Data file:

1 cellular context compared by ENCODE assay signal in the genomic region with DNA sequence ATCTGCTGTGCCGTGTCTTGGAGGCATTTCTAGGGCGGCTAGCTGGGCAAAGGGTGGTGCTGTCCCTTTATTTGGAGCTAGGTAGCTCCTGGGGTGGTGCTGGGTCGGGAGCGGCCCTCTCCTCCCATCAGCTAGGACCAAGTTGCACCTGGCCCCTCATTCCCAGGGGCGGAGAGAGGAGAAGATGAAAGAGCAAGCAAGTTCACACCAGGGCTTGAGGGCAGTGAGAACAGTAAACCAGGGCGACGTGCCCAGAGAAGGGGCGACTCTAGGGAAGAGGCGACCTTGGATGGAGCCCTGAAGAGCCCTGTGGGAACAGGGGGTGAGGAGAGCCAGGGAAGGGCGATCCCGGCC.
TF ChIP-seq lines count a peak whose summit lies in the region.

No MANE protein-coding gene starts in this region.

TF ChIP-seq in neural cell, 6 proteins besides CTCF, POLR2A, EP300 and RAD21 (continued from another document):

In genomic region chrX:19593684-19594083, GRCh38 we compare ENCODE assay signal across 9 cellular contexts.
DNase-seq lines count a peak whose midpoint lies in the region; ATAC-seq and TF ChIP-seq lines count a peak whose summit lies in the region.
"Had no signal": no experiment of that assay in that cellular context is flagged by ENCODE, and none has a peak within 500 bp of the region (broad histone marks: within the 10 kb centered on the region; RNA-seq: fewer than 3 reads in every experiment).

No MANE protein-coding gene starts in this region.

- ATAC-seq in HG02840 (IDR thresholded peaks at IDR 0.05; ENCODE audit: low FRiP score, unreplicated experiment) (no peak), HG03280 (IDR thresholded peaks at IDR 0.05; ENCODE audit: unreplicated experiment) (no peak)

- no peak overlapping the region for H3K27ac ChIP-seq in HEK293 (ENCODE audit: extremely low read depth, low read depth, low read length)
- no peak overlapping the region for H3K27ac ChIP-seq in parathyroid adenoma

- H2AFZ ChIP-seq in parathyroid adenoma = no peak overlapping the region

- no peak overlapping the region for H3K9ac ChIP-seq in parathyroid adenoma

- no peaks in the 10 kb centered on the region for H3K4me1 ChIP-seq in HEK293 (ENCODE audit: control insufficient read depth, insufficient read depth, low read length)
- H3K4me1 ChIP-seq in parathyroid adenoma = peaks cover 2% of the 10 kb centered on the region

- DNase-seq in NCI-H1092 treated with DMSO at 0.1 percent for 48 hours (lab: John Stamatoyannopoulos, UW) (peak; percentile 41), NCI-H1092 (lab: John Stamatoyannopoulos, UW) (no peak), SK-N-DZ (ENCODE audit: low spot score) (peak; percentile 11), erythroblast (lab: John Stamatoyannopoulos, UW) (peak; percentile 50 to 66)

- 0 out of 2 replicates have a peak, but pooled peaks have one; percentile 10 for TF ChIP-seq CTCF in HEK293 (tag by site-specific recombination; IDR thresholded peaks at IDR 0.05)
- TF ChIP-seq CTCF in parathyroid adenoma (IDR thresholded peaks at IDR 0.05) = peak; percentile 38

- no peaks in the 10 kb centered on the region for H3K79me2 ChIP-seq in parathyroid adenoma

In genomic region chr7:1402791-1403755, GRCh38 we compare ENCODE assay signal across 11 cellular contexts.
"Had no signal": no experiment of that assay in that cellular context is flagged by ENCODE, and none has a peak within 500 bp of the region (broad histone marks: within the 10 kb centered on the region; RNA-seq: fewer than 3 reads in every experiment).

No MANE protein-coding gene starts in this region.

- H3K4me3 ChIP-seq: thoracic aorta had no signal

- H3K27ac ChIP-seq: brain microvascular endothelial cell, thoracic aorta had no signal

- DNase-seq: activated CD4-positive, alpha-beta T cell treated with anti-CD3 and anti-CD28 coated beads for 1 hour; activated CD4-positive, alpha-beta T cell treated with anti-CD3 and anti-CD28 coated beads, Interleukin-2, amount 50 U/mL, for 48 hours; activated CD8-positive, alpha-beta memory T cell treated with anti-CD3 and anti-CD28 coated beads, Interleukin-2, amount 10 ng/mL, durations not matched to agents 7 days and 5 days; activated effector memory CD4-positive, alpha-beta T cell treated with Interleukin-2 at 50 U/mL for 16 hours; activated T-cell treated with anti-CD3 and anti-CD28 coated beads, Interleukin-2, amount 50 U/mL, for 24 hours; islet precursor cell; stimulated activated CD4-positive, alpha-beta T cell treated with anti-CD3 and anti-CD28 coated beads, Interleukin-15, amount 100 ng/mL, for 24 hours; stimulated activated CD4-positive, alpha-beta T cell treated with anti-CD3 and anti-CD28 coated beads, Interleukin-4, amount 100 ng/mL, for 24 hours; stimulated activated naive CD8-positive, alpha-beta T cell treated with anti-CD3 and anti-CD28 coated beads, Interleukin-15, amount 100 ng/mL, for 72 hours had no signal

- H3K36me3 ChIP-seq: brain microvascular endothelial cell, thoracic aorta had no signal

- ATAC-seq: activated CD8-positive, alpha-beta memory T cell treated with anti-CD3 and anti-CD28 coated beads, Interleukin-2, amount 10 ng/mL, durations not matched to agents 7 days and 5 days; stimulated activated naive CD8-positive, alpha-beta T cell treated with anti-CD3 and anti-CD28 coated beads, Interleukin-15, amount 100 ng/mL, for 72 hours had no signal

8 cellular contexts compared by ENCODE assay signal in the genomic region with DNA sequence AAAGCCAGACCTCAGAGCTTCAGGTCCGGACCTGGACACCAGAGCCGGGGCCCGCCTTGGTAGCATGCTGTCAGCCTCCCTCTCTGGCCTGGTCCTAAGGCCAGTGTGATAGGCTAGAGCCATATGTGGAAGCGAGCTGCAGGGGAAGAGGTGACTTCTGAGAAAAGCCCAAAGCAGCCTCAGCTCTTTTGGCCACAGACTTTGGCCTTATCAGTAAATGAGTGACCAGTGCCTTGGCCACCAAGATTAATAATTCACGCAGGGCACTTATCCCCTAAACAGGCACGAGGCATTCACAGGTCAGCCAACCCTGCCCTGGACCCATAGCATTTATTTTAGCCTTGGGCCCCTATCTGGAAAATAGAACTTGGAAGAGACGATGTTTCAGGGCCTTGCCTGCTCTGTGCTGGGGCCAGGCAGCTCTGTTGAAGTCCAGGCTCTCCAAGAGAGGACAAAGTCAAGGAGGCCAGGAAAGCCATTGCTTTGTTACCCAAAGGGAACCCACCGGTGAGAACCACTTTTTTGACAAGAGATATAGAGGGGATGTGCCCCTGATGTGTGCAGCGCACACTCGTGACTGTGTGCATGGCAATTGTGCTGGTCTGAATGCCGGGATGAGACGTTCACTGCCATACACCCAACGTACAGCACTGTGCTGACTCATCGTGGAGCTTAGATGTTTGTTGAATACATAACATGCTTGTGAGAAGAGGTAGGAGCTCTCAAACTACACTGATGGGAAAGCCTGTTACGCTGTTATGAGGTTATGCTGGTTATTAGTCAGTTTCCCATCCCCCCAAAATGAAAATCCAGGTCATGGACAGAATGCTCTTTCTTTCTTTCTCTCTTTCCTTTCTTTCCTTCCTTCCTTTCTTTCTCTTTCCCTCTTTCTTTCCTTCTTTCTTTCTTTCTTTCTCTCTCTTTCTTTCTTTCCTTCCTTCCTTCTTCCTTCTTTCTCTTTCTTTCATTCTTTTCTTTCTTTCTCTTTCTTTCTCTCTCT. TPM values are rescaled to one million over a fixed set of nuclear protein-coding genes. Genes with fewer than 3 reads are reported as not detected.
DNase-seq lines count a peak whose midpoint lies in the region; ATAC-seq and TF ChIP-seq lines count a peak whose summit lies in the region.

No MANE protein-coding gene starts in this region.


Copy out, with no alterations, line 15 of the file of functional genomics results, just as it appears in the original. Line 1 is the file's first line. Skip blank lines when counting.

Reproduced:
- H3K4me1 ChIP-seq in parathyroid adenoma = peaks cover 2% of the 10 kb centered on the region